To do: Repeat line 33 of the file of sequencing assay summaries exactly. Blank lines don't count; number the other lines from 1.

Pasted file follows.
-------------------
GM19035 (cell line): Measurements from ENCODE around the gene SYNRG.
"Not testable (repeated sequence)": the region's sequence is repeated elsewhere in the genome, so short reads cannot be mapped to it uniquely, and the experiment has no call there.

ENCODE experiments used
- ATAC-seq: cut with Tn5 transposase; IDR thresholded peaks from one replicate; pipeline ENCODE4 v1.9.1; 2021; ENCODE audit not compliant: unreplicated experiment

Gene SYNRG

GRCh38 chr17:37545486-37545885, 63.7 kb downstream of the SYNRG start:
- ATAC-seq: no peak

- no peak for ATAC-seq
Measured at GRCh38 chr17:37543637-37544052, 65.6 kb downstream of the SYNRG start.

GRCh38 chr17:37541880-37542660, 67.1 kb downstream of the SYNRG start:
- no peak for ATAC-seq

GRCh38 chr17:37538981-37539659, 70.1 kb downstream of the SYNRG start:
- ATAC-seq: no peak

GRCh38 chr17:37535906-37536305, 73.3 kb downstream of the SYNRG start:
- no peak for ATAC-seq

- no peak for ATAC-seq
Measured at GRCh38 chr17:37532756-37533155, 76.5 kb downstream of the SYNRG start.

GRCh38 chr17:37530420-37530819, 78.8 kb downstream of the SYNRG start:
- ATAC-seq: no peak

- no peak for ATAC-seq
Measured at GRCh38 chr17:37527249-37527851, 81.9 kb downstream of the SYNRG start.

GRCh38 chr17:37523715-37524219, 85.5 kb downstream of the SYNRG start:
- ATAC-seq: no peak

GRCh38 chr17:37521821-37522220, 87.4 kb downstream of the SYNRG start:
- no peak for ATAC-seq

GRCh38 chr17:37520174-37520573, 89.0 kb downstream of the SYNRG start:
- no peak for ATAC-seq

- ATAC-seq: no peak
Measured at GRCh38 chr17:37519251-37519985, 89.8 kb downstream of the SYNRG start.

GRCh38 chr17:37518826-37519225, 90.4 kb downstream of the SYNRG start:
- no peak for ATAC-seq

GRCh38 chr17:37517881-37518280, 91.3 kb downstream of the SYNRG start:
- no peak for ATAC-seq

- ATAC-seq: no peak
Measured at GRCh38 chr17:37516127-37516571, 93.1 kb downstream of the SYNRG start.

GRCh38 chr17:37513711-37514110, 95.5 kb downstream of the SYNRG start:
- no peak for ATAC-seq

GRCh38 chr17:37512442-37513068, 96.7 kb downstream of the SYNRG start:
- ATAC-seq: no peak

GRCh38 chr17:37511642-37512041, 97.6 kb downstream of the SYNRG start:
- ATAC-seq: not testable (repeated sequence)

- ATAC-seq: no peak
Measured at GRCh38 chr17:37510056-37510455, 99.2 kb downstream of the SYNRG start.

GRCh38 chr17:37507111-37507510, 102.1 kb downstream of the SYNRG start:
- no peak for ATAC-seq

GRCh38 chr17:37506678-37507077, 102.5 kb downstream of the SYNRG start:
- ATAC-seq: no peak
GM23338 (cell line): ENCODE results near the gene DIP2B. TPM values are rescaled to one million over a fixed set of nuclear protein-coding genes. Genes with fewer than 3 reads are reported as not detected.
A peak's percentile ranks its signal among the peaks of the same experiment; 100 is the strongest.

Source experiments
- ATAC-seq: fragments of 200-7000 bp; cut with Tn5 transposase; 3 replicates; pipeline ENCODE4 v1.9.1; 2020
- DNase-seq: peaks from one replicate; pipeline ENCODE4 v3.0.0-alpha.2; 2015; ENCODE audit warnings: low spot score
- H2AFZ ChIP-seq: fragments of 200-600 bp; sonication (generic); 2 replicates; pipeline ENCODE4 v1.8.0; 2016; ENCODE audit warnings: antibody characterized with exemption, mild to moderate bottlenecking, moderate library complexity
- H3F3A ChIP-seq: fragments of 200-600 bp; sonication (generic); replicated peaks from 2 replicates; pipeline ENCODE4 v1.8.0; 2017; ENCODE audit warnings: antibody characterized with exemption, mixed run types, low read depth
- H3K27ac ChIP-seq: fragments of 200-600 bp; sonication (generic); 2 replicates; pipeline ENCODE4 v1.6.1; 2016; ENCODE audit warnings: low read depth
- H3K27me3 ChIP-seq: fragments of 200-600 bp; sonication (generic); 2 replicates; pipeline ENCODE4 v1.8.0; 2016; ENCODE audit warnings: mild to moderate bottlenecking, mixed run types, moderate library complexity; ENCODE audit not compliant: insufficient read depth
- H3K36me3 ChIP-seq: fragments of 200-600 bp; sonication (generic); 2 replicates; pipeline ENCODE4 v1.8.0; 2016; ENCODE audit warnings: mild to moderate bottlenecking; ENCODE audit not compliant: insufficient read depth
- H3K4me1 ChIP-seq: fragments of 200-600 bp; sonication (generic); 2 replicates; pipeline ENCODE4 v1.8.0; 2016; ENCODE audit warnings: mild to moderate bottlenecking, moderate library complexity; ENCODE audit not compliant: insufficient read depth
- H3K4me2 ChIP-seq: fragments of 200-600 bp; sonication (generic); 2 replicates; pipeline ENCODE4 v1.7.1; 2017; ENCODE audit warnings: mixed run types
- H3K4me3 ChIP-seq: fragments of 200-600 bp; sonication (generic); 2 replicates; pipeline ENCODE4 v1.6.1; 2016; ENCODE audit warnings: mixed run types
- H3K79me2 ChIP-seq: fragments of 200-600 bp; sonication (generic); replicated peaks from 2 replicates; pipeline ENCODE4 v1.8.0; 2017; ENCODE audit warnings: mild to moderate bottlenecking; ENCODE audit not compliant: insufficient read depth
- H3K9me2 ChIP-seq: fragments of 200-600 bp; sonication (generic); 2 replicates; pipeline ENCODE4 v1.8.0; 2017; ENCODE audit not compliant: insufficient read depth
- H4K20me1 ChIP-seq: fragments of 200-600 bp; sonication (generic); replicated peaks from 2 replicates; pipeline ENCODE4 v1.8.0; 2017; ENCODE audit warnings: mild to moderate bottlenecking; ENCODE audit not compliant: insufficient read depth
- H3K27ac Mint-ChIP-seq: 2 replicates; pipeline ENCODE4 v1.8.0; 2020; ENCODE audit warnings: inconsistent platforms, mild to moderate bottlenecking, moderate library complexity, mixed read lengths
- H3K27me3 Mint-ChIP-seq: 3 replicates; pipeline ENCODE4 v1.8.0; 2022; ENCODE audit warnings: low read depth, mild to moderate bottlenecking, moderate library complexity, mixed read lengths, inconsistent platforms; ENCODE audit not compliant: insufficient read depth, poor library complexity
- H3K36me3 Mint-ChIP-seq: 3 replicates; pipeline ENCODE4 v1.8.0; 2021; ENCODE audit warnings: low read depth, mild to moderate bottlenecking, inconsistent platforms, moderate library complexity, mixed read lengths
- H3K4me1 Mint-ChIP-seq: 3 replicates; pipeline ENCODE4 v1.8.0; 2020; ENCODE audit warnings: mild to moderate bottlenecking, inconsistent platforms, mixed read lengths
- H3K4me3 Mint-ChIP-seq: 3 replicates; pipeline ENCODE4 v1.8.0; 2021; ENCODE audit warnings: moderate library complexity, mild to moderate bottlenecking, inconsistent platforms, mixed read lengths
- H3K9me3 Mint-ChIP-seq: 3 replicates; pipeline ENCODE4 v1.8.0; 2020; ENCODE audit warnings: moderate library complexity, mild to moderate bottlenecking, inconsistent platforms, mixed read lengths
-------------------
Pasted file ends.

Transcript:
- no peak for ATAC-seq